Now, take the parts of the story you didn't cut out, and look over this part of your story. Look to see if there are any parts you've missed that embody the new strength in your story you've found, but also look to see how the story stands up without these strengths.

Read the story again without including the parts you cut out in step two. If the story seems to be missing that special something, you'll know you've found your strength. If the story still seems to hold up without those special parts you loved, you either are being too hard on yourself when finding the parts you love, or your story is too evenly distributed, meaning you'll need to further develop one or two areas. More than likely one of those areas is the medium you're telling your story in.

STEP FIVE: Brainstorm further

After you've found some strengths in your story, I want you to take the time to reimagine your work with and without the different strengths we talked about earlier. This should be pretty easy as you've separated your story now into the strong parts, and the parts that are missing the strengths (though not necessarily weak).

For the strong pieces of your story, brainstorm how you can enhance what makes your story better and how you can use the strengths even further. For the weaker areas, try to imagine what different strengths – not the one you uncovered in steps two and three – would look like in your story. For instance, if your strength's are in character, imagine the weak version of your story enhanced by the plot.

If you're still having trouble, don't forget to look to the medium you're writing in. Use my Storytelling System ebook to imagine your story as a novel, film, TV show, etc. Even if imagining your story in different mediums doesn't change the medium you've told it in, you'll at least have validated that your medium of choice was the best one for your story – not for you.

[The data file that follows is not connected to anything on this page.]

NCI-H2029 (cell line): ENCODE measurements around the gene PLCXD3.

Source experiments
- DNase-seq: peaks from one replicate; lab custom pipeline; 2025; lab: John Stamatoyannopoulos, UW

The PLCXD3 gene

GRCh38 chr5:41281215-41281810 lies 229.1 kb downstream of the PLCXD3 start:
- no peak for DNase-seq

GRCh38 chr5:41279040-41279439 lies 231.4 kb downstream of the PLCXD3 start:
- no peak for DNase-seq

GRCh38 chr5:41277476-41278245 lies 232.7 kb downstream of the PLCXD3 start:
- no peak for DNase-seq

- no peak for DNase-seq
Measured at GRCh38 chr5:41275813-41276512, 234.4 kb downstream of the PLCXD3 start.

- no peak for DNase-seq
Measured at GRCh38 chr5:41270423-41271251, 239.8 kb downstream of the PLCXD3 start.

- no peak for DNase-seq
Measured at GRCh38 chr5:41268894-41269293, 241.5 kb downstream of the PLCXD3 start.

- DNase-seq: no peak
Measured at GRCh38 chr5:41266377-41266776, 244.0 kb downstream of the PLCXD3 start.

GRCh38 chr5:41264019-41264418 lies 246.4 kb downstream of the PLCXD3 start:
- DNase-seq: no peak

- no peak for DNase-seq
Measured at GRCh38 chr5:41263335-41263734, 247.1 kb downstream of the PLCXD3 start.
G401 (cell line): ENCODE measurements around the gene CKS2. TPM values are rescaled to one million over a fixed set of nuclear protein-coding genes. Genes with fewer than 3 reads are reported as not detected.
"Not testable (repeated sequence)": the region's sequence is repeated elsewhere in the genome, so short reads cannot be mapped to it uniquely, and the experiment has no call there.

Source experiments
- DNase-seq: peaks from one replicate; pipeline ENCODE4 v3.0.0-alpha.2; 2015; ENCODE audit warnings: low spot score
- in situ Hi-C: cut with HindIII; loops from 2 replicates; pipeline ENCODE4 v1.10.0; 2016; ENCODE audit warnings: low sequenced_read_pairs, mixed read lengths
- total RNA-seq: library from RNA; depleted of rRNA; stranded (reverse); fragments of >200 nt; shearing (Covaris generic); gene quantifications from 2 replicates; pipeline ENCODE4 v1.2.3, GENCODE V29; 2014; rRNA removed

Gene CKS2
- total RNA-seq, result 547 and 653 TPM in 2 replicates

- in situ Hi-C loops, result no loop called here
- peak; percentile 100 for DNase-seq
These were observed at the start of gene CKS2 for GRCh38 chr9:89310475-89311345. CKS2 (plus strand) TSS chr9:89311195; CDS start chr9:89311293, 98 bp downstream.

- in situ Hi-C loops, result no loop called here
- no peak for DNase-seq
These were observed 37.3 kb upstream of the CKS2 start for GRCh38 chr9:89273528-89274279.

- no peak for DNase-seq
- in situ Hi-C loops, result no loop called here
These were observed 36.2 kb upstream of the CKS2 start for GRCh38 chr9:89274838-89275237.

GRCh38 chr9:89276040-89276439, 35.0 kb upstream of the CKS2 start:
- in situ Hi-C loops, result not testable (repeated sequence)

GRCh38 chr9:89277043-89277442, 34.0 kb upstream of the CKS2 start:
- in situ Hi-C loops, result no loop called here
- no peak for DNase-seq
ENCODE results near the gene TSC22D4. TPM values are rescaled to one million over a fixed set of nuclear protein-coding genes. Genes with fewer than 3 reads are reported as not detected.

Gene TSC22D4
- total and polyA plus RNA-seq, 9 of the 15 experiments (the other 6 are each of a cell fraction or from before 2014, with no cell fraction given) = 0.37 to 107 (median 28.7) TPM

Whatever strength your story seems to have – run with it. Do NOT try to have strengths in every area! Sure, you may have a strong story, but in terms of a stand out story, you want one or two areas as the centerpiece. It may seem counterintuitive, but this extreme focus on one or two strengths in your story is what will make it stand out amongst other stories. It's when people spread themselves thin that their work becomes forgettable and loses that special touch that made the story unqiue.

So, focus on what makes your story authentic and powerful. Do not stress about originality, as a creating a truly original story is nearly impossible these days and far less impressive than a story that stands strong using the foundational tools of any great story.

Understand what makes your story stand out with a free workbook!

Did this exercise make you realize you're stuck thinking in one storytelling medium still? Jump back to the post on my favorite tools for inspiration to upgrade your storytelling life.